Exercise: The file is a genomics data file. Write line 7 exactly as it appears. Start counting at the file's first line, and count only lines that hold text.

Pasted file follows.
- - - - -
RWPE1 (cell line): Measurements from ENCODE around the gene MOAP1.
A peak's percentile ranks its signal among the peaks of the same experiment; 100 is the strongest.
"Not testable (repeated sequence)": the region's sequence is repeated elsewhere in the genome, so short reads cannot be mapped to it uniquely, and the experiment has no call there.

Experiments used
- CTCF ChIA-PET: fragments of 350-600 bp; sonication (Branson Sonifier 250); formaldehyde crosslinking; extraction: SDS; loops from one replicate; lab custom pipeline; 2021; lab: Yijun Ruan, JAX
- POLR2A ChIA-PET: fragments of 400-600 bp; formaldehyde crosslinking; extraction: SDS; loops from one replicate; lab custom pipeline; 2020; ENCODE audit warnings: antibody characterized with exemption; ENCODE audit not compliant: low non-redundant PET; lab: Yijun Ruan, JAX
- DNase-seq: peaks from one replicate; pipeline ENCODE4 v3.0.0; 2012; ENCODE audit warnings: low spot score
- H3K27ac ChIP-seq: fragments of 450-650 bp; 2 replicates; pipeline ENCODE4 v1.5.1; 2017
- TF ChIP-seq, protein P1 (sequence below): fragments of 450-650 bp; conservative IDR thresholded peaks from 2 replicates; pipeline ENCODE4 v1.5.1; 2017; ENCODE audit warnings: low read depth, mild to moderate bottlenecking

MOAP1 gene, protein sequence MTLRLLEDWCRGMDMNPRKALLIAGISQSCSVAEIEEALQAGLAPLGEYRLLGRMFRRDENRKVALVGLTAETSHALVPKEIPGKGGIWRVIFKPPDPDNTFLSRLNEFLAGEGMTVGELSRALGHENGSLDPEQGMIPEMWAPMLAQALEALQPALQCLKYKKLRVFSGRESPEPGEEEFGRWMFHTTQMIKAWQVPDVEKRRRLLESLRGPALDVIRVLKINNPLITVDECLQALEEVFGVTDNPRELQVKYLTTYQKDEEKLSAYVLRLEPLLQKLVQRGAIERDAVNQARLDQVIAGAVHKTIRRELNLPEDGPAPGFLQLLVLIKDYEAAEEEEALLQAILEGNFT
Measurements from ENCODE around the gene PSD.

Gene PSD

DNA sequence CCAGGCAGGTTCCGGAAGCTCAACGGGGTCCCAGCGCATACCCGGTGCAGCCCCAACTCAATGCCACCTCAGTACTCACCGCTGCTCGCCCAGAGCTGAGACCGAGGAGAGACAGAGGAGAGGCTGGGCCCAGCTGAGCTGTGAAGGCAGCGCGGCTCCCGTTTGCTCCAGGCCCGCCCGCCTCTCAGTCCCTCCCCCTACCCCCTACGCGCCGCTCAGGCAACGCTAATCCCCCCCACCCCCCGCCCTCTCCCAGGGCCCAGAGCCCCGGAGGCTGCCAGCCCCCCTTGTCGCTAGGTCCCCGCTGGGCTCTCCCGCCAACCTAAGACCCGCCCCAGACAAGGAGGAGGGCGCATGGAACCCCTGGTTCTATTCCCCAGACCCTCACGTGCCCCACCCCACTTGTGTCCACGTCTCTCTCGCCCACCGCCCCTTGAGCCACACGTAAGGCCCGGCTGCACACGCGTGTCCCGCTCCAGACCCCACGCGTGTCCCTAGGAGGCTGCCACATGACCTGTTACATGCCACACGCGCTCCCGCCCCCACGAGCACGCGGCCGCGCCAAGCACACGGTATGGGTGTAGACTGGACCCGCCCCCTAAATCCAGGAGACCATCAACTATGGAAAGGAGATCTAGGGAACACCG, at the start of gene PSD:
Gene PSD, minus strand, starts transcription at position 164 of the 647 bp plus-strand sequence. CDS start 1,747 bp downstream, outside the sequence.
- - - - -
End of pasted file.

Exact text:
- DNase-seq: peaks from one replicate; pipeline ENCODE4 v3.0.0; 2012; ENCODE audit warnings: low spot score